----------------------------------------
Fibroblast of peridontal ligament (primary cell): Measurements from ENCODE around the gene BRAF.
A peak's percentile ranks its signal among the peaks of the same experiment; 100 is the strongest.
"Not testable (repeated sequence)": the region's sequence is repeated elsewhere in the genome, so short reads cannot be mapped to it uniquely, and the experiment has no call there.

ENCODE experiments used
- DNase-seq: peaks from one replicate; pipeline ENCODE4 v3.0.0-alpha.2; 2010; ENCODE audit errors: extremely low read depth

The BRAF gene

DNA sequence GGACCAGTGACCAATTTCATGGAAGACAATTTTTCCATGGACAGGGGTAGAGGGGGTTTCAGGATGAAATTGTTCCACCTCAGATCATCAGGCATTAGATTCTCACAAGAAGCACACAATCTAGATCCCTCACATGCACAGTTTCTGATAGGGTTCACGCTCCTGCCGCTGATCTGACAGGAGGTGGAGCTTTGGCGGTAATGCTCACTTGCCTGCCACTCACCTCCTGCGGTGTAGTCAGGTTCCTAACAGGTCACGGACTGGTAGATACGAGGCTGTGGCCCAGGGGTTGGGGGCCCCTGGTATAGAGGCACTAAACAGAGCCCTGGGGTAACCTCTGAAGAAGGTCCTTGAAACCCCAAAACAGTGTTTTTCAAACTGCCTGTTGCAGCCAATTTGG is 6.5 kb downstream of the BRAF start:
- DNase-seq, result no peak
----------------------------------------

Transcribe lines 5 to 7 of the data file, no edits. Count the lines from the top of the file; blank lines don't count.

- DNase-seq: peaks from one replicate; pipeline ENCODE4 v3.0.0-alpha.2; 2010; ENCODE audit errors: extremely low read depth

The BRAF gene

DNA sequence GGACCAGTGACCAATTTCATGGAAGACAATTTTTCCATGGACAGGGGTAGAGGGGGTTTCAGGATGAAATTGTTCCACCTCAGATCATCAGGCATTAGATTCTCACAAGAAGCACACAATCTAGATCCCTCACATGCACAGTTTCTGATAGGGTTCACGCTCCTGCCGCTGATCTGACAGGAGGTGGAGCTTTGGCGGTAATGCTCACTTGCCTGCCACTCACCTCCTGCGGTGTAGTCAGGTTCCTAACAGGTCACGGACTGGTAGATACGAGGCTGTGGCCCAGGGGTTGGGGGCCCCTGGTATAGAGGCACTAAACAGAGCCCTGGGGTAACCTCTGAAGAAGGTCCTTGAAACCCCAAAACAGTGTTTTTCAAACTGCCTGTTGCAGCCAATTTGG is 6.5 kb downstream of the BRAF start: